1. I think yours is the best plan, if we have enough advance warning. With less warning an impactor , or several, could be used to steer the orbit clear of earth. With even less warning, perhaps guidance by nuclear explosion will work, and as the last resort, direct overwhelming nuclear destruction, resulting in many smaller meteors spread out and a good number going off into space.

      1. The gentle approach I think is preferrable if there is sufficient warning time. The data on NEOs is such that I think this will more or less be the case. Comets are a possible exception, where these can come out of the dark outer reaches of the solar system with little warning. The idea of impacting an asteroid works in principle, but it requires that we impart the “delta vee,” which has its limits. Nuclear bombs are the solution of last resort. Maybe if we find some comet is coming in from around the orbit of Saturn and we have only a few years warning we might then elect to blast it.


      2. Just a thought, but could we, with enough time, attach a VASIMR or several on the surface and then steer it into a lunar parking orbit for future mining? If we just steer it blindly away from Earth, then a future generation may be forced to contend with the same problem. Mining it could pay for the cost of recovery and future similar captures.

      3. Well, we wouldn’t be steering it “blindly” away from Earth – we would try to put it in a new orbit that will see it never encouter Earth (or at least not do so for millions of years). Or perhaps we might destroy it my steering it into another planet or the Sun.

        As for the latter idea, the costs of mining from anywhere in space will probably outweigh the revenue. Metals in the Earth’s crust are far more easily accessible.

      4. I am not sure about things like the space elevator, but if it is built I think the best approach would be to build from up to down. So an asteroid tugged into geosynchronous orbit might then be the material basis for building the elevator. This brings some truth to Jonathan Swift’s floating Isle of Laputia in Gulliver’s Travels where some are trying to build a building from the roof down.


    2. Agree it’s a great concept, but involves a lot of untested technology. You need a solution for maintaining alignment of the lens (or lenses) on a moving target. While it sounds feasible, I can’t think of a precedent for this apart from space telescopes.

      The advantage of DQ is that it’s just one step on from Deep Impact (the mission, not the movie) so you start with a high level of confidence that it’s all going to work.

    3. A large Fresnel lens would be some sort of large panel that is very thin. So there would have to be ways of aiming this at the asteroid and of keeping its shape in line so it does not flap around or wad up. It would require some sort of ion drive to station keep the lens and to point it at the asteroid consistently. Solar wind and other perturbations are an obvious problem.

      This is a technology which probably needs to be explored for other reasons. I suspect we are going to “blow it” with respect to global warming. When the panic button is hit in a few decades we may elect to put large panels at the L1 point. These may consist of bucky tubes woven into a microthin fabric. The material interacts with light according to Mie scattering and diverts a significant percentage of it off on an antenna lobe. This might serve to reduce solar radiation on the Earth by .1 to maybe .5%, which will serve to offset some of the increased heating of the climate. A reduction by .5% would be about a complete offset, which might require other geo-engineering techniques.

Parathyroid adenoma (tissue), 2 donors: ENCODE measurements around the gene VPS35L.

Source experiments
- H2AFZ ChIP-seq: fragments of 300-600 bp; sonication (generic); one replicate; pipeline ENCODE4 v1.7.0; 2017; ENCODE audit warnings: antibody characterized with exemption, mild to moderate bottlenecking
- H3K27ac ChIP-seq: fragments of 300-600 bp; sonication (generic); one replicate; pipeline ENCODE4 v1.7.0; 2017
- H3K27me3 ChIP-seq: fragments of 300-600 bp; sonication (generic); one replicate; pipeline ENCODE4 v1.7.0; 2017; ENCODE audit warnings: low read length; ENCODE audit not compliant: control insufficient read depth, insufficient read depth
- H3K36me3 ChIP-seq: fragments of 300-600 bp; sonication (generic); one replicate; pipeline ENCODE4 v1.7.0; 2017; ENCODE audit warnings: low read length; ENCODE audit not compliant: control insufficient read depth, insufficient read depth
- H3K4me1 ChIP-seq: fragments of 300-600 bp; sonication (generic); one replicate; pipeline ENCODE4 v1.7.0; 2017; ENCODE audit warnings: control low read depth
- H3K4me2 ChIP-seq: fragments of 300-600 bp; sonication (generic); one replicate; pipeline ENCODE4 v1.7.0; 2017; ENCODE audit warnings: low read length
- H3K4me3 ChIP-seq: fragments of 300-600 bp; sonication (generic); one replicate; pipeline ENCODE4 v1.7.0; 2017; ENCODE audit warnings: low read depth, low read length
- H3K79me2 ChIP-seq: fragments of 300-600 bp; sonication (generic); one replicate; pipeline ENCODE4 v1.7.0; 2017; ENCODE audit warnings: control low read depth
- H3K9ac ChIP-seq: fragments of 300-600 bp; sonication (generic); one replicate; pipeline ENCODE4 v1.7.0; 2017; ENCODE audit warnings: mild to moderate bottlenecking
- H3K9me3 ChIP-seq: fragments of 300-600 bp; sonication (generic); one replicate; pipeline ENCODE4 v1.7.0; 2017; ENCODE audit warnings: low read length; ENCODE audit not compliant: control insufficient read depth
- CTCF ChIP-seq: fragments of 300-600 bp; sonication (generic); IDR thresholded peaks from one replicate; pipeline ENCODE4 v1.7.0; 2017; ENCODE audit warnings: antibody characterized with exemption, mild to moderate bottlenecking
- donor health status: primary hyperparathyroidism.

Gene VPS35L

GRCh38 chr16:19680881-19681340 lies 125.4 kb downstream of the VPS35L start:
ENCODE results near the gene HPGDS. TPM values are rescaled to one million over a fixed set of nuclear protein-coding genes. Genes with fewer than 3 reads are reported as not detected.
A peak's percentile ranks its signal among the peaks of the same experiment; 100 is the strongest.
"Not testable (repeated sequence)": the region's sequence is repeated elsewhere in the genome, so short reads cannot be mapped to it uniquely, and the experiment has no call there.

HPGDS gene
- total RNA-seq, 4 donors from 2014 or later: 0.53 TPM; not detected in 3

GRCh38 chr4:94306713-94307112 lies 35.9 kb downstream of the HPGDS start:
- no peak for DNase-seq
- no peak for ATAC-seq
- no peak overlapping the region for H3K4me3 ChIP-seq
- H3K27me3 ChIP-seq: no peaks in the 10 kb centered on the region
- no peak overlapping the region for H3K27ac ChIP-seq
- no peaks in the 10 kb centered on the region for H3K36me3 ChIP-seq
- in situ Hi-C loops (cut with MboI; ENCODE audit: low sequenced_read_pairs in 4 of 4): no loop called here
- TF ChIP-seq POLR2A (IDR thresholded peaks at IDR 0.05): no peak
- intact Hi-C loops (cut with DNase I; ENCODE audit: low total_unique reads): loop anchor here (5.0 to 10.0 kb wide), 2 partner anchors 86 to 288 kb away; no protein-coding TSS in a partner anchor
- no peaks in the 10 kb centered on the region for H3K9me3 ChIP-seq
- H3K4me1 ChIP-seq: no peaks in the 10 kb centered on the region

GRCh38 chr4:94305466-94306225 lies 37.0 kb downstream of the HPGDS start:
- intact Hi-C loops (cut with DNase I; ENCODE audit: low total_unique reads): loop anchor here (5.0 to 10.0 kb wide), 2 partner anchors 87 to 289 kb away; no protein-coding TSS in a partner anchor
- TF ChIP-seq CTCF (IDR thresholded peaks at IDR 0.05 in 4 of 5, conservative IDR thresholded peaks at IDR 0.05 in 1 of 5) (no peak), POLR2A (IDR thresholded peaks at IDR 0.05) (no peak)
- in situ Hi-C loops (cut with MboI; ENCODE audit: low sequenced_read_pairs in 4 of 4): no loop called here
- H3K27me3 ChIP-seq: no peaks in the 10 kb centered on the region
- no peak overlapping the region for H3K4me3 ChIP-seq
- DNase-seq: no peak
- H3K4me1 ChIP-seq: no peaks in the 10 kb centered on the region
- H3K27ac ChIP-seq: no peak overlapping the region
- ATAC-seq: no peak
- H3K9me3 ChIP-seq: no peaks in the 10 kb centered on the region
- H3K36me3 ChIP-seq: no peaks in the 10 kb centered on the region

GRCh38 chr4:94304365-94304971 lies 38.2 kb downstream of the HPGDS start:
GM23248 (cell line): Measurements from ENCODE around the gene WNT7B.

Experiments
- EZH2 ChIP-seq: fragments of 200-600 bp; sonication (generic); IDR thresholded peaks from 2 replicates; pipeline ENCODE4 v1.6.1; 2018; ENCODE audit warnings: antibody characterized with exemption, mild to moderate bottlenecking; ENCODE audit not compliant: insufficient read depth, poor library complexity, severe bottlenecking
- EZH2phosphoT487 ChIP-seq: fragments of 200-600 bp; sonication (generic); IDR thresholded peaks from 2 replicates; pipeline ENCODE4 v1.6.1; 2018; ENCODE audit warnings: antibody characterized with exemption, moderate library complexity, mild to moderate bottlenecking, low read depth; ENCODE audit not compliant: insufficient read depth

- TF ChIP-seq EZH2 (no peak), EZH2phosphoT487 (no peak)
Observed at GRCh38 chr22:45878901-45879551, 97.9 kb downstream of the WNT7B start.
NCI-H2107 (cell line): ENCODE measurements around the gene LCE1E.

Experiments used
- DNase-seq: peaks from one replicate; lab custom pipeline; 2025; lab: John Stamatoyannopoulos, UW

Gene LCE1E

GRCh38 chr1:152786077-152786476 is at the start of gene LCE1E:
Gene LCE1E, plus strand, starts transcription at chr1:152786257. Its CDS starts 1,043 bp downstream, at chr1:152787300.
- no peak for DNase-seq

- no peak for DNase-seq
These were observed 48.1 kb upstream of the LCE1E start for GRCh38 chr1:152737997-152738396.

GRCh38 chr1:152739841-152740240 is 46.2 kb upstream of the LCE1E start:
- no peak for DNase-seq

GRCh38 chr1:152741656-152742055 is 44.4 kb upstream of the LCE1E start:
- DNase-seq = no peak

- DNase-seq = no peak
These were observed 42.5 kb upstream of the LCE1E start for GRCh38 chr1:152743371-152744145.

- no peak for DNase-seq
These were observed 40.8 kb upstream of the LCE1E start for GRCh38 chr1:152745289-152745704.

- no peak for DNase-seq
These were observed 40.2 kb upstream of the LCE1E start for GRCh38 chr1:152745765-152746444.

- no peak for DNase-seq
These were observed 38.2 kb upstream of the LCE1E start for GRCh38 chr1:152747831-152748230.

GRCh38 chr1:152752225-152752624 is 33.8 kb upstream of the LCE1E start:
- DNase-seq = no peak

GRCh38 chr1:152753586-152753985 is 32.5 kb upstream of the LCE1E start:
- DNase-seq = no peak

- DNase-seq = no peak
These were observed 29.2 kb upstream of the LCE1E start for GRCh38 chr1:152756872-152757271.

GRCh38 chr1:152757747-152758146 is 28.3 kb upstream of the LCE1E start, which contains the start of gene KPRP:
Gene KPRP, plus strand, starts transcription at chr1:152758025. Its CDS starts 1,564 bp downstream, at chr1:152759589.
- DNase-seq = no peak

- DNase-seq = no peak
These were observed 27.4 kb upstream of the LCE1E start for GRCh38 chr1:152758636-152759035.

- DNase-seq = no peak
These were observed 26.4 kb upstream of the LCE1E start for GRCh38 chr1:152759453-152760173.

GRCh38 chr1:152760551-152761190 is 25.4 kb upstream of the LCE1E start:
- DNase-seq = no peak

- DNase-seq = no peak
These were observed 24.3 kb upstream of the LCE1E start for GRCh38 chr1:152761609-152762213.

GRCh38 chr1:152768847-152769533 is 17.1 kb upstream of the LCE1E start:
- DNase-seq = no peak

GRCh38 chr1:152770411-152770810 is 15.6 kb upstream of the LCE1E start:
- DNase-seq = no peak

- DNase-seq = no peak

1. I agree we are probably going to ‘blow it’. I hope people will find your message when the time comes.

      2. I actually hope the changing climate kicks us in the face sooner than later. We need a serious kick in the pants to get out of the current trend of delusional thinking and manic-sociopath directions we are unfortunately going down. The Iowa straw poll and recent events illustrates a lot of interest in Bachman and Perry. If you dig a bit these two people are big into ideas about installing a Rushdoony style theonomy over the nation and world in order to bring Jesus back. Check out Rushdoony on the web (Wiki-P etc) to see what sort of insanity he proposed, and how this is gaining traction — scary stuff. Over the last few decades it seems we are seeing a ramp up towards a collective insanity and that we are getting leadership that is increasingly diverging from any sort of reality worldview. A good kick in ass might be what is needed to keep us from having some future President in fervent prayer about the return of Jesus as he or she fondles the nuclear launch device ready to dial in the code. It could happen.


      3. A good kick in ass might be what is needed to keep us from having some future President in fervent prayer about the return of Jesus as he or she fondles the nuclear launch device ready to dial in the code. It could happen.

        You mean like this?

      4. The following articles about Perry of Texas and his “Response” prayer meeting are interesting,

        where a lot of this is becoming a tad more than just fiction. We are becoming a nation which denies lots of science, with creationism and climate denialism, a nation which lives and consumes far beyond its actual productive means, and which seems to be plunging deeper into various collective delusions. It is a worrisome trend.


      5. I noticed on the YouTube link there was a link to this part from that 1980’s movie “The Day After.”